The camera is good, but not much of an upgrade

Apple has long has some of the best cameras in any smartphones, and last year’s iPhone 7 Plus was no exception. And the internal upgrades to the 8 appear to have maintained Apple’s standards, but hasn’t pushed them further. “The combination of a new 12-megapixel sensor, the laptop-grade A11 Bionic processor, and a reworking of the iPhone 8’s internals to make everything faster and more efficient,” Pierce said.

“The camera is the best reason to buy a new iPhone this year just as it has been several years running,” TechCrunch’s Matthew Panzarino said in his review.

Google’s Pixel phones were regarded as having the best cameras on any smartphone available last year, and Patel put them to the test against the iPhone 8: “We ran around shooting with an iPhone 8, a Pixel XL, and S8, and iPhone 7 on auto, and the iPhone 8 produced the most consistent and richest images of the group, although the Pixel was the clear winner several times, especially in extreme low light.”

Nguyen said the camera upgrades weren’t particularly noticeable, unless you planned to become a food blogger. “The Plus has two lenses, which enables ‘Portrait Mode,’ and makes food look so good,” she said. ”What that means in practice is more detailed photos that really only appear more detailed if you zoom way, way in.”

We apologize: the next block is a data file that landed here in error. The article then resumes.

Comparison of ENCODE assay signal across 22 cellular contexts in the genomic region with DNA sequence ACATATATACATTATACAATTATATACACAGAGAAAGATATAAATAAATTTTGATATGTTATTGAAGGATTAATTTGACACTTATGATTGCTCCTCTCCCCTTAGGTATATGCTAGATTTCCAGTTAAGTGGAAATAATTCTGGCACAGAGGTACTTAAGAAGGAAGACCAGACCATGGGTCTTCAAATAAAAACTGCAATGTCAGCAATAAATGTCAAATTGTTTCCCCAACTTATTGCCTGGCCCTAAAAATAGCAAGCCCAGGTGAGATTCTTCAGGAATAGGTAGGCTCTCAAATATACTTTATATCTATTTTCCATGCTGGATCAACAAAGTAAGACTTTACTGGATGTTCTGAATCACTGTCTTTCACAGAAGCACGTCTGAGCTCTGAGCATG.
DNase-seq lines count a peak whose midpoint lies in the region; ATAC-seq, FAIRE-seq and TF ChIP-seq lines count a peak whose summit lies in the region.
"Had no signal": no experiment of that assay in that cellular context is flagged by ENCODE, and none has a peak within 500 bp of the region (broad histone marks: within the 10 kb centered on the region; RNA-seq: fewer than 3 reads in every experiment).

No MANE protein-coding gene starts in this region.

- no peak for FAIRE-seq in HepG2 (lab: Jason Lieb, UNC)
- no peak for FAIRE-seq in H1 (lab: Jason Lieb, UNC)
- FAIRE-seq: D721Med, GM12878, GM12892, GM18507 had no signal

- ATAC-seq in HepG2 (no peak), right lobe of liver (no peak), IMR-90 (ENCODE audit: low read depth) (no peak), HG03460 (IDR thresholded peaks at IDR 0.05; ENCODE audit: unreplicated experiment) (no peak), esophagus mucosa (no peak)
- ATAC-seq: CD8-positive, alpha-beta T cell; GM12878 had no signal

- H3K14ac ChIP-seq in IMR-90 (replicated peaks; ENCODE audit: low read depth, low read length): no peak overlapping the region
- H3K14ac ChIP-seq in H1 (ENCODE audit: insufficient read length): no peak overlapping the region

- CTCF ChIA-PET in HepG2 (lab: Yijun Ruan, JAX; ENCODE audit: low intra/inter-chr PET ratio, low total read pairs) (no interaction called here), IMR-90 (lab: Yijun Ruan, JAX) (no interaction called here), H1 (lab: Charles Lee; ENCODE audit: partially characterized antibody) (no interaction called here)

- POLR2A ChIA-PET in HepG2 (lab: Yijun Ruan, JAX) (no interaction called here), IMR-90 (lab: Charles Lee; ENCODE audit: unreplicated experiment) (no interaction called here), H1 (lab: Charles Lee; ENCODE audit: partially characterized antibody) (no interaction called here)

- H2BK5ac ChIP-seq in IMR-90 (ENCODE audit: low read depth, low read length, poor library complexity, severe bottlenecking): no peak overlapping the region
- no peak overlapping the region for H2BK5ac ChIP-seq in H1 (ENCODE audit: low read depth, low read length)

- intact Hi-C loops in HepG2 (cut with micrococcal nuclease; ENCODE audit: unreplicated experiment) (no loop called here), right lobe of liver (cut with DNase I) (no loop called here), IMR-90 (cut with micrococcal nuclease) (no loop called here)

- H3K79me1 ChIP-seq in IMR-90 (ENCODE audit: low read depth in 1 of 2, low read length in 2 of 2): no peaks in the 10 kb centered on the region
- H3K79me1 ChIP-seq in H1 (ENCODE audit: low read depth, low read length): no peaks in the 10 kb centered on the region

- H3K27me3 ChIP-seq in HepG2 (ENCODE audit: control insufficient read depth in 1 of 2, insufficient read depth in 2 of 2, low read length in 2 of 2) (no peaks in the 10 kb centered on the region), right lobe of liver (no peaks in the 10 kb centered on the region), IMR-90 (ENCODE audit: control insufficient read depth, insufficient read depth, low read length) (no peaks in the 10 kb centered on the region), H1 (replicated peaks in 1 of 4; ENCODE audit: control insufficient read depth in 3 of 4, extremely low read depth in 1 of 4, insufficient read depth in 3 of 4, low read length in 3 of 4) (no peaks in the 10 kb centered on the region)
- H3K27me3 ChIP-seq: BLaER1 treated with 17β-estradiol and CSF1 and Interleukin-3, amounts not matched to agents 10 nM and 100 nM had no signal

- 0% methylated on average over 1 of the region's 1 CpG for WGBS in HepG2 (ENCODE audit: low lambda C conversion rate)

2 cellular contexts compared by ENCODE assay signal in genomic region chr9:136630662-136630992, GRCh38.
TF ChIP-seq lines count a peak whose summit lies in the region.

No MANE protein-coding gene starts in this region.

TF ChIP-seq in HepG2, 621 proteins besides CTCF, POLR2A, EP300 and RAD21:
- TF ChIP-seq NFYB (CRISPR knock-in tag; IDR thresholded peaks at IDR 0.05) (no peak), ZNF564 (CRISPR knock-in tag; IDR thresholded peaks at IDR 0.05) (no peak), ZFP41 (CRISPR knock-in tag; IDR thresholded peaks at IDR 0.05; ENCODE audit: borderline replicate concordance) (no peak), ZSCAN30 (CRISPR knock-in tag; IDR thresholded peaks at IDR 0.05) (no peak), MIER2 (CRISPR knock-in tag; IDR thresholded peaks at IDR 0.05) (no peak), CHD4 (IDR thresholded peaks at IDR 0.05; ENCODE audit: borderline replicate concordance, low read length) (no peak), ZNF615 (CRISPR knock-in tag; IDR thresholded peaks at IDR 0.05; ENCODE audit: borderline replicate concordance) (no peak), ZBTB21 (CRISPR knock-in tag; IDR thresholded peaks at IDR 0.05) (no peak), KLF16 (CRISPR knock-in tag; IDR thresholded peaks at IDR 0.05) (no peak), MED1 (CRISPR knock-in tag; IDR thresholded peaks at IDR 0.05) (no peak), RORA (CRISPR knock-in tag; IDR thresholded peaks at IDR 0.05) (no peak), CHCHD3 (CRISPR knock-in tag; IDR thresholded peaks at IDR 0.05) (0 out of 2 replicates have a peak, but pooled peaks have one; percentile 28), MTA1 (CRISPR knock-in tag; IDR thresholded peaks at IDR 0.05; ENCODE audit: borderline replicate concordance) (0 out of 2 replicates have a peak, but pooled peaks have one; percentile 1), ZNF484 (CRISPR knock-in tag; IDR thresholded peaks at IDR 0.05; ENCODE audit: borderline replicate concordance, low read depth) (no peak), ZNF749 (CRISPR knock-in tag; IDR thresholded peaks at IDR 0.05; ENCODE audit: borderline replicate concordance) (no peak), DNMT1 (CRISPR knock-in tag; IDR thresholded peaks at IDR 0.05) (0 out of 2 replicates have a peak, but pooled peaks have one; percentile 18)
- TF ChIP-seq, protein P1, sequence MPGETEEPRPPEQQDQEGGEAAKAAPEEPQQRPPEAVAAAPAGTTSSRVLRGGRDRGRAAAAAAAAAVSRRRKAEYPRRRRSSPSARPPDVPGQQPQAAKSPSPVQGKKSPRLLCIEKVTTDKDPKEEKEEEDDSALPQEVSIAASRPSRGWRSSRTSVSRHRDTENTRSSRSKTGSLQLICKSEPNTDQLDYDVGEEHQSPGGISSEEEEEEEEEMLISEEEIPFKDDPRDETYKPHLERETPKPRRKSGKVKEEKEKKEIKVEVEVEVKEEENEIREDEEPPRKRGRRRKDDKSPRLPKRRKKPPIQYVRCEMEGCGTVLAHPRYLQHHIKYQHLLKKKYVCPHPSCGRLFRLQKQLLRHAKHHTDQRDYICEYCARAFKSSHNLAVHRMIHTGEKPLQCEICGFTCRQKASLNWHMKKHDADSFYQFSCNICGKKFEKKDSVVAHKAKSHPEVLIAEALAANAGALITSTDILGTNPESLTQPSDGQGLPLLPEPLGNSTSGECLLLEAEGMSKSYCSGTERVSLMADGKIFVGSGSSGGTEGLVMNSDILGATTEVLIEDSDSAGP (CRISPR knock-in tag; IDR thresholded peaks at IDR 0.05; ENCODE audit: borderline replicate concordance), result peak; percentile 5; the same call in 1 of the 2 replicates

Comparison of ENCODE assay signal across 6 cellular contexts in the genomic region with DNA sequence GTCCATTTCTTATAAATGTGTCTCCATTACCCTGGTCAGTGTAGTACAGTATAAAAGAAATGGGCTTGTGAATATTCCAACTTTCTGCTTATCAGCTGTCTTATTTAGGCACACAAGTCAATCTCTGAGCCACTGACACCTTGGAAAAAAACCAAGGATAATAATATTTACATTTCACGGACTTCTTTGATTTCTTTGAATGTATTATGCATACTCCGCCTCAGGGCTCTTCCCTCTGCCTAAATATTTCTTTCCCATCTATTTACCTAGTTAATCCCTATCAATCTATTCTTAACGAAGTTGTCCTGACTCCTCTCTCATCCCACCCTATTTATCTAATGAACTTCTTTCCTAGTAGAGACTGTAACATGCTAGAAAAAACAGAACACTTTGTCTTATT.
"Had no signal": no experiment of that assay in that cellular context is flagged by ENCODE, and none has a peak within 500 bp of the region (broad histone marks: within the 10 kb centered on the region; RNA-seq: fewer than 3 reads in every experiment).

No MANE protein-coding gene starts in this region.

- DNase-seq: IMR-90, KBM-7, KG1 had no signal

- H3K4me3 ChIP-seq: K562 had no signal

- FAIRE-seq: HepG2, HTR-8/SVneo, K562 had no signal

But people love the new portrait mode

The iPhone 7 Plus, with its two rear-facing cameras, was one of the first smartphones to be able to perceive depth and create images with varying degrees of focus. Apple created a camera mode called “Portrait” that made photos look almost as if they were shot on a professional camera. Apple’s taken this a step further with the 8 Plus, updating the portrait mode to feature a “Lighting” option “which mimics different lighting situations with considerable skill,” Forbes’ David Phelan said in his review.

The new modes makes for “breathtaking portraits that you’ll be surprised came from a mere phone,” Manjoo said, even leaving his proper camera at home for his child’s birthday party, leaving just this iPhone with the responsibility of capturing memories that potentially needed to be treasured forever.

“The marquee feature of the iPhone 8 Plus is ‘Portrait Lighting.’ Using deep learning and computer vision, this mode finds faces in an image, detects the planes and angles that need to be lit and applies a variety of different lighting styles that a user can choose from either before or after the picture is taken,” Panzarino said. “It works better than it has any right to.”

Battery life isn’t much better

What really matters to many people, new gimmicks aside, is whether the new phone will provide any marked difference in battery life. It hasn’t.

“One thing that hasn’t been improved is battery life,” The Telegraph’s James Titcomb said in his review. “In fact, the battery capacity is a little smaller, but efficiency improvements mean the iPhone 8 lasts about as long as an iPhone 7.”